Sat, May 24, 2008 - Page 2 News List

Fertilizer could be a boon to farmers

AGRICULTURAL INNOVATION The nation is importing NT$200 million in time-release fertilizers every year, but now there is a domestically developed variety available

By Meggie Lu  /  STAFF REPORTER

Farmers and domestic green thumbs troubled by soaring fertilizer prices will be happy to know that a domestically produced time-release fertilizer has been developed, with the potential to help save money, the environment and a lot of labor, the Council of Agriculture (COA) said yesterday.

“A lot of traditional fertilizers are either overdosing their treated plants or are washed off by rain, therefore creating waste,” said Lin Chin-ching (林晉卿) of the COA’s Tainan district agricultural research and extension station at a press conference in Taipei yesterday.

Because fertilizers used to be extremely cheap — about NT$7 per kilogram — the waste was not widely addressed before, Lin said. However as prices increase, it is now a concern for many farmers.

Different amounts of nutrients are needed at different stages of a plant’s life cycle, Lin said, adding that traditional fertilizers risk smothering plants because all of the nutrients are absorbed at one time.

Overdosing plants with fertilizer not only reduces productivity, but the remnant fertilizers also cause soil acidification, salination and pollution, she said.

In addition to fertilizer waste and soil damage, traditional fertilizing methods also require a lot of labor. Depending on the type of produce, some farmers may have to apply fertilizer as often as once a month, Lin said,

Although time-release fertilizers are capable of releasing nutrients over a period as long as six months and have long been imported into the nation, they haven’t been widely used because they cost about 10 times as much as their traditional counterparts, she said.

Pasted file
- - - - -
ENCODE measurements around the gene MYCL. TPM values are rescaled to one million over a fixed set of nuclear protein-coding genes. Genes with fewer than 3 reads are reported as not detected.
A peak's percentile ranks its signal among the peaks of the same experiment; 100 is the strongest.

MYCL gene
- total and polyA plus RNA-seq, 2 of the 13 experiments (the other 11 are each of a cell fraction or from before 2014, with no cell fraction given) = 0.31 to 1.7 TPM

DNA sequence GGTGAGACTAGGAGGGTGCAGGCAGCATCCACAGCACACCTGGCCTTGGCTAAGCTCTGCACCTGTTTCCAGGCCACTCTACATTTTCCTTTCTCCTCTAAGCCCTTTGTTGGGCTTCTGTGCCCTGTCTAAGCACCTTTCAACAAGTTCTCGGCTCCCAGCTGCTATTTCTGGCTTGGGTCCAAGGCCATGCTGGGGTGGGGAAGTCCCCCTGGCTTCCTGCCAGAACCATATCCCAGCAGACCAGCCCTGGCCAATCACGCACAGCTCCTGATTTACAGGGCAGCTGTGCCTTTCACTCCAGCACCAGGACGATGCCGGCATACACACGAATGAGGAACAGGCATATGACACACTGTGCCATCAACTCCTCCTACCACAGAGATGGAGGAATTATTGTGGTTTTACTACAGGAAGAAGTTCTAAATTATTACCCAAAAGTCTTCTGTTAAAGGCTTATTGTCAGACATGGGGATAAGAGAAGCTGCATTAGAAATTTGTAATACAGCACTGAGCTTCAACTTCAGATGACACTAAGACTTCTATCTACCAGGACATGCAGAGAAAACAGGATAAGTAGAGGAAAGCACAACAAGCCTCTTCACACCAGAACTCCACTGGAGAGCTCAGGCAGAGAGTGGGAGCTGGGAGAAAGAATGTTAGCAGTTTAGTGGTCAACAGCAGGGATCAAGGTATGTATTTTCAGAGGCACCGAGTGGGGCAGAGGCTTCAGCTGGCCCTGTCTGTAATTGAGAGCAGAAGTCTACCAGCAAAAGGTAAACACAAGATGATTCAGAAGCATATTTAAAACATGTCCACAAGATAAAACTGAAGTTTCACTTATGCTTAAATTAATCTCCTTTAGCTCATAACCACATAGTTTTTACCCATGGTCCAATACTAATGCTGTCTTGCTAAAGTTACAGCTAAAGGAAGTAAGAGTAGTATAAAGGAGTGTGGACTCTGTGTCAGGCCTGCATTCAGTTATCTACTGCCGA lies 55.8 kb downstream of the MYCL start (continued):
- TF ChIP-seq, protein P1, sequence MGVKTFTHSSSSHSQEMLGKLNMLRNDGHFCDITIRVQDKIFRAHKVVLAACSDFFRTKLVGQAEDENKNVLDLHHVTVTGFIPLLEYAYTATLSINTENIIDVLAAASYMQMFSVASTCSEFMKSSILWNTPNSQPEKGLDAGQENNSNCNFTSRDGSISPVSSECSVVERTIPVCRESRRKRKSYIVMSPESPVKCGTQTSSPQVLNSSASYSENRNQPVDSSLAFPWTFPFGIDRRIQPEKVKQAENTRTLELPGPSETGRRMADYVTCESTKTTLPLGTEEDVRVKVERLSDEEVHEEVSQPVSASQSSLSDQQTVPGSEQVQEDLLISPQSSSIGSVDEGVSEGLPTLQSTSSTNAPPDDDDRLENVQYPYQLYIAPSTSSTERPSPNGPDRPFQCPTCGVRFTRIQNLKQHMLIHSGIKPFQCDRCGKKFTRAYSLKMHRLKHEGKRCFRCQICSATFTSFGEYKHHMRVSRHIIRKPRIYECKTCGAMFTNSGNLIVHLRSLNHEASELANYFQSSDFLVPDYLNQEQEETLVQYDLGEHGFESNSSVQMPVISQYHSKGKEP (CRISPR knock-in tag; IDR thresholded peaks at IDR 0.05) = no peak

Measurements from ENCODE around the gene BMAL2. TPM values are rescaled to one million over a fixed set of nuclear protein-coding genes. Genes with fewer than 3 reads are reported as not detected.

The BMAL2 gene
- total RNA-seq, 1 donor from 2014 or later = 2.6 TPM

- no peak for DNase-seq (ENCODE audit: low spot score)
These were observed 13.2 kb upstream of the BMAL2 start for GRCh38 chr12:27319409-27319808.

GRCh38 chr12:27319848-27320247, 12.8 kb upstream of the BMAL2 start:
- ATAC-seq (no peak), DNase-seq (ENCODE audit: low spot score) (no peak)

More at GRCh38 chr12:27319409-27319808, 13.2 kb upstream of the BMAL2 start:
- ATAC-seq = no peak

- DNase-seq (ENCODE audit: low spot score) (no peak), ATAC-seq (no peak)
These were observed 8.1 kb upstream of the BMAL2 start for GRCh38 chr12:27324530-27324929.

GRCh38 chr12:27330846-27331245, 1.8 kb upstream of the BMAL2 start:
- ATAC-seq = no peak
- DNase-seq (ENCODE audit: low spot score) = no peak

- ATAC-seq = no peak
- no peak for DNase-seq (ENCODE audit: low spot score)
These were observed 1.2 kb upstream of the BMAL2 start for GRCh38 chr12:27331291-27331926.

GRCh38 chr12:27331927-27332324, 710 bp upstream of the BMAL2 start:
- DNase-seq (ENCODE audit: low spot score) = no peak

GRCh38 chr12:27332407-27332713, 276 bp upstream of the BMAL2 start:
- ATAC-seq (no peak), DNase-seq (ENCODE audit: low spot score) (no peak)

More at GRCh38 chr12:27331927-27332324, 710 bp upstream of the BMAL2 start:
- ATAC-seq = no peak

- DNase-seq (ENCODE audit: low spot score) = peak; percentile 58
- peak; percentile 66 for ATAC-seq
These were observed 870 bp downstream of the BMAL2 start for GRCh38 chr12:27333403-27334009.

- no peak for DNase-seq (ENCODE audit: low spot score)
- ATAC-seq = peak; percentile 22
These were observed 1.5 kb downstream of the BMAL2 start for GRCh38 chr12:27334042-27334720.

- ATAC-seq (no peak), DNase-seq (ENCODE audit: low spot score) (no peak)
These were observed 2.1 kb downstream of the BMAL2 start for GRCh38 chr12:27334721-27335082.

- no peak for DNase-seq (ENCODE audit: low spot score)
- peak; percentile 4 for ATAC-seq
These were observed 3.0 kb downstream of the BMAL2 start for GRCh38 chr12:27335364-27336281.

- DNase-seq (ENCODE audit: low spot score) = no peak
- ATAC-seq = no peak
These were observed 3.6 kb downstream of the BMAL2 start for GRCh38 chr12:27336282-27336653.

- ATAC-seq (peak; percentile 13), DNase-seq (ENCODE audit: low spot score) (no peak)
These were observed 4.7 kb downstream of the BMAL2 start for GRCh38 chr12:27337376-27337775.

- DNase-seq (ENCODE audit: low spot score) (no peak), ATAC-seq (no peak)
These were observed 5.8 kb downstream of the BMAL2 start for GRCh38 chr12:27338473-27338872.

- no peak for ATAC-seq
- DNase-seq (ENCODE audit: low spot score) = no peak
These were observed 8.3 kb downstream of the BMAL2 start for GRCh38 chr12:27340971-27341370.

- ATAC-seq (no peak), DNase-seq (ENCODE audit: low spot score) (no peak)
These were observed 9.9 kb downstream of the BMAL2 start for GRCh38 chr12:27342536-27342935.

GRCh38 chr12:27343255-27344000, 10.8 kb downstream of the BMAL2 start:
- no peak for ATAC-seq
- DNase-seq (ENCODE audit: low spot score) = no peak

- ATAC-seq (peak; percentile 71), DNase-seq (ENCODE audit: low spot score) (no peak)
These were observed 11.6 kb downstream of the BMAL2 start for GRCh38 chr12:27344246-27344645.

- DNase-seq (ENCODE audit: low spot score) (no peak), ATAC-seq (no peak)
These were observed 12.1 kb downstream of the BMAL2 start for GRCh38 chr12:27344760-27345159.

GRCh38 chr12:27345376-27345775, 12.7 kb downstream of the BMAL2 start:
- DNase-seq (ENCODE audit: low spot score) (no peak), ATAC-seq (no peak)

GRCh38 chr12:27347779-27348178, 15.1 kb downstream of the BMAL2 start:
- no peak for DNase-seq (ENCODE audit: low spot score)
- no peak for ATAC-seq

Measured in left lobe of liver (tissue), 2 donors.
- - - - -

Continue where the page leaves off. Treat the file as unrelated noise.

“However, our station thought that profits could be made if we developed domestic versions of time-release fertilizers, since the nation currently spends NT$200 million a year on the imported varieties,” she said.

The station yesterday touted the success of its patent-pending results, which Lin said would only cost two to three times as much as traditional fertilizers. Farmers could come out ahead though, because they will only need to “use half as much and they’ll save a lot of time on labor,” she said.

“Farmers can now fertilize their farms once every six months, and know that their plants are getting exactly the correct amount of nutrients at every stage of their life cycle,” she said.

Since labor costs a lot more than fertilizer, the savings could be significant, she said.

Another advantage the made-in-Taiwan fertilizers enjoy lies in their coating capsules, Lin said.

“Because our fertilizers are enclosed within biosynthesized capsules instead of chemical ones, they are very environmentally friendly. Also, by controlling the thickness of the coating, we can custom-make fertilizers to fit the needs of local farms, which significantly improves productivity,” she said.

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